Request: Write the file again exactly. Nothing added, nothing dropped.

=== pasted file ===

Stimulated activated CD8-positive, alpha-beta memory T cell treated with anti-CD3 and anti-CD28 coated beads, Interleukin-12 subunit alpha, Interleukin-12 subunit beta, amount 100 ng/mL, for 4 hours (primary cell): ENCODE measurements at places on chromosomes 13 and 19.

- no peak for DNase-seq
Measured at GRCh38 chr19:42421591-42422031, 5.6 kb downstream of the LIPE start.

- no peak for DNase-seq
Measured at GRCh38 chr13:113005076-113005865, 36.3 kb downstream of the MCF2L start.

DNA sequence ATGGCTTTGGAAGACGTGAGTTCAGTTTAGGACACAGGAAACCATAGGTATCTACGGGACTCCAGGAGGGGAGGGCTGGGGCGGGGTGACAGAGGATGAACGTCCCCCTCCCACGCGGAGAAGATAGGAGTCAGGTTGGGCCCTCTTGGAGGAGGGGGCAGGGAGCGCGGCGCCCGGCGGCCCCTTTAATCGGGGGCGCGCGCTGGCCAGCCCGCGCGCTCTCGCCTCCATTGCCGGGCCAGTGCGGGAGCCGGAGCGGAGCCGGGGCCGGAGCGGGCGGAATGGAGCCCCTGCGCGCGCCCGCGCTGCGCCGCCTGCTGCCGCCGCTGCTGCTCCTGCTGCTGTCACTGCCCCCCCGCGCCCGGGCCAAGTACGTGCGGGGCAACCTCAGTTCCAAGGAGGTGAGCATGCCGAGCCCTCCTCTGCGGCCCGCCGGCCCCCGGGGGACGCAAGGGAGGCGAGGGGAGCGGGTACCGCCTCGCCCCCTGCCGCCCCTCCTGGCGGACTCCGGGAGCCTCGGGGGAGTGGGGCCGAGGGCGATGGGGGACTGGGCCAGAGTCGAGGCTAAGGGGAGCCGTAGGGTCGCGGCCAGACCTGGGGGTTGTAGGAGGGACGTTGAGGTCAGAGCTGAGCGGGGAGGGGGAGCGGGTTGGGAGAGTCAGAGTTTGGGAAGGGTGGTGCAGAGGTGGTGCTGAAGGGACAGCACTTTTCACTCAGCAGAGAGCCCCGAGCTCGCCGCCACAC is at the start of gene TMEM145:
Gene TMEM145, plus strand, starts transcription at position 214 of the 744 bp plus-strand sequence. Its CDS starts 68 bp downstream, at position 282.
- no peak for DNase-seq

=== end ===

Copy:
Stimulated activated CD8-positive, alpha-beta memory T cell treated with anti-CD3 and anti-CD28 coated beads, Interleukin-12 subunit alpha, Interleukin-12 subunit beta, amount 100 ng/mL, for 4 hours (primary cell): ENCODE measurements at places on chromosomes 13 and 19.

- no peak for DNase-seq
Measured at GRCh38 chr19:42421591-42422031, 5.6 kb downstream of the LIPE start.

- no peak for DNase-seq
Measured at GRCh38 chr13:113005076-113005865, 36.3 kb downstream of the MCF2L start.

DNA sequence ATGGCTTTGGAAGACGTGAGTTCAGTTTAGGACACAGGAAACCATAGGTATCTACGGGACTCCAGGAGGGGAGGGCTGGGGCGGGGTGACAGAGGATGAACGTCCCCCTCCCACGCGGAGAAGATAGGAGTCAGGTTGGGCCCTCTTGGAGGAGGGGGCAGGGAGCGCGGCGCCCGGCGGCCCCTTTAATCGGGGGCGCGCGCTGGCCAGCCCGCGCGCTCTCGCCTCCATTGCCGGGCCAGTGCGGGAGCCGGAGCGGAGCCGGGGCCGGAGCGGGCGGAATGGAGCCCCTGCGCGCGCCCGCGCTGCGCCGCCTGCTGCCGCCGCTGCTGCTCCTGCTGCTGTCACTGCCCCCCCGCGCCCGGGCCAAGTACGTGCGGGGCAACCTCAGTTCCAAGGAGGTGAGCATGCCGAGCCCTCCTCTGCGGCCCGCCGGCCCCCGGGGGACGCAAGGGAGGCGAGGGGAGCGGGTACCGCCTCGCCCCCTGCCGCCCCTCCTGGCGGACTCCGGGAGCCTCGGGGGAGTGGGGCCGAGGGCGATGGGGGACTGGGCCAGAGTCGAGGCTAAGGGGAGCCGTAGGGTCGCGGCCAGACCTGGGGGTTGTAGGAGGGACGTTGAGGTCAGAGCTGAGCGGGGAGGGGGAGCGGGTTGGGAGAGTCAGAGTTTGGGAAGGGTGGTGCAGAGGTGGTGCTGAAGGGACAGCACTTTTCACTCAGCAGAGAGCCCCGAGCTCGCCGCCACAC is at the start of gene TMEM145:
Gene TMEM145, plus strand, starts transcription at position 214 of the 744 bp plus-strand sequence. Its CDS starts 68 bp downstream, at position 282.
- no peak for DNase-seq